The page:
In search of a new bench coach, the Mets have keyed in on a certain type of baseball lifer: former National League managers.
Sources said among those the Mets have interviewed for the opening are former Marlins and Braves manager Fredi Gonzalez, who is currently the Marlins’ third-base coach; Jim Riggleman, a former manager of five teams, including four NL teams; former Reds manager Bryan Price, and Tony DeFrancesco, the Mets’ Triple-A manager.
The Mets need to replace Gary DiSarcina, their bench coach in 2018 who was re-assigned to third-base coach — a role in which he can continue instructing the infielders — as part of a field-staff restructuring under new general manager Brodie Van Wagenen. The Mets also are looking for a hitting coach and bullpen coach.
A former NL manager as bench coach would help Mickey Callaway with the Xs and Os of the NL game. Callaway, who was the pitching coach for the American League’s Indians before becoming a manager, endured some growing pains in 2018, his first season with the Mets.
Among these four candidates, Gonzalez, 54, is the only one with a winning record as manager (710-692 in 10 seasons). He managed the Marlins from 2007-10 and Braves from 2011-16. Working with manager Don Mattingly in Miami the past two seasons, Gonzalez has spoken openly about his evolving views and embracing the analytical trends of modern baseball.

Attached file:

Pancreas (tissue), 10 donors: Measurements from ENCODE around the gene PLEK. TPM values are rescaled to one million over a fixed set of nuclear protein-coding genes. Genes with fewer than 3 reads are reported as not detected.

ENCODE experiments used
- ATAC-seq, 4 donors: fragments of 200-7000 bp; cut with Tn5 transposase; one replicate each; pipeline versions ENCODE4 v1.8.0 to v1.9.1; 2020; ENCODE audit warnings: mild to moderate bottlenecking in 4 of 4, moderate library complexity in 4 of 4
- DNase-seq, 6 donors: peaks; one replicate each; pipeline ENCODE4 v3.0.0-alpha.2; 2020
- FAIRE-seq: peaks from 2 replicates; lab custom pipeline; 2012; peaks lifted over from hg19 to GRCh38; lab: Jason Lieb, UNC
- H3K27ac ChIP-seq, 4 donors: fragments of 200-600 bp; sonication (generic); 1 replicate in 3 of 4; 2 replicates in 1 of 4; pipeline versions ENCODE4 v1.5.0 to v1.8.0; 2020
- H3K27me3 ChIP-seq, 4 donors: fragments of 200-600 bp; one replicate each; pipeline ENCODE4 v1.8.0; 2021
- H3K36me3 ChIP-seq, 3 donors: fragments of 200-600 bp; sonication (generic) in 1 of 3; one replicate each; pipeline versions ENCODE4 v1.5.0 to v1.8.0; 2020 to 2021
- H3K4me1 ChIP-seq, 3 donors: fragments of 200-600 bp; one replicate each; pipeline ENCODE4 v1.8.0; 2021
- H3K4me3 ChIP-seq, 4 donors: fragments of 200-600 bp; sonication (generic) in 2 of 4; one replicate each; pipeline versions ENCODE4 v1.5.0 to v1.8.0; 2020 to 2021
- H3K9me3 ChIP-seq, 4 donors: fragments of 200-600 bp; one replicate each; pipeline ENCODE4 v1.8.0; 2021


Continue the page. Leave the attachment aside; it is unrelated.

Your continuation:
Riggleman, 66, has the most experience of this group, managing in parts of 13 seasons. He was not retained by the Reds after serving as interim manager for most of 2018. He got his first big-league managing gig with the Padres at the end of 1992 and stayed there for two more seasons. Since then, Riggleman has managed the Cubs (1995-99), Mariners (2008), Nationals (2009-11) and Reds (2018). Riggleman took over the Padres, Mariners, Nationals and Reds at midseason.
Price, 56, managed the Reds from 2014 until this past April, when the rebuilding team fired him during a slow start. A pitching coach from 2000-13 for the Mariners, Diamondbacks and Reds, Price would join Callaway and Dave Eiland on the Mets’ staff in having currently or previously worked in that role.
DeFrancesco, 55, is a bit of a wild card, as he has the least big-league managerial experience, guiding the then-NL Astros to a 16-25 mark at the end of 2012. But he has fans within the Mets’ organization for his work with Triple-A Las Vegas last season, his 24th as a minor-league manager. In 2015, after guiding the Astros' Triple-A affiliate to the championship, DeFrancesco was named the minor league manager of the year by Baseball America. DeFrancesco was born in the Bronx and was a catcher for Seton Hall University in the early 1980s.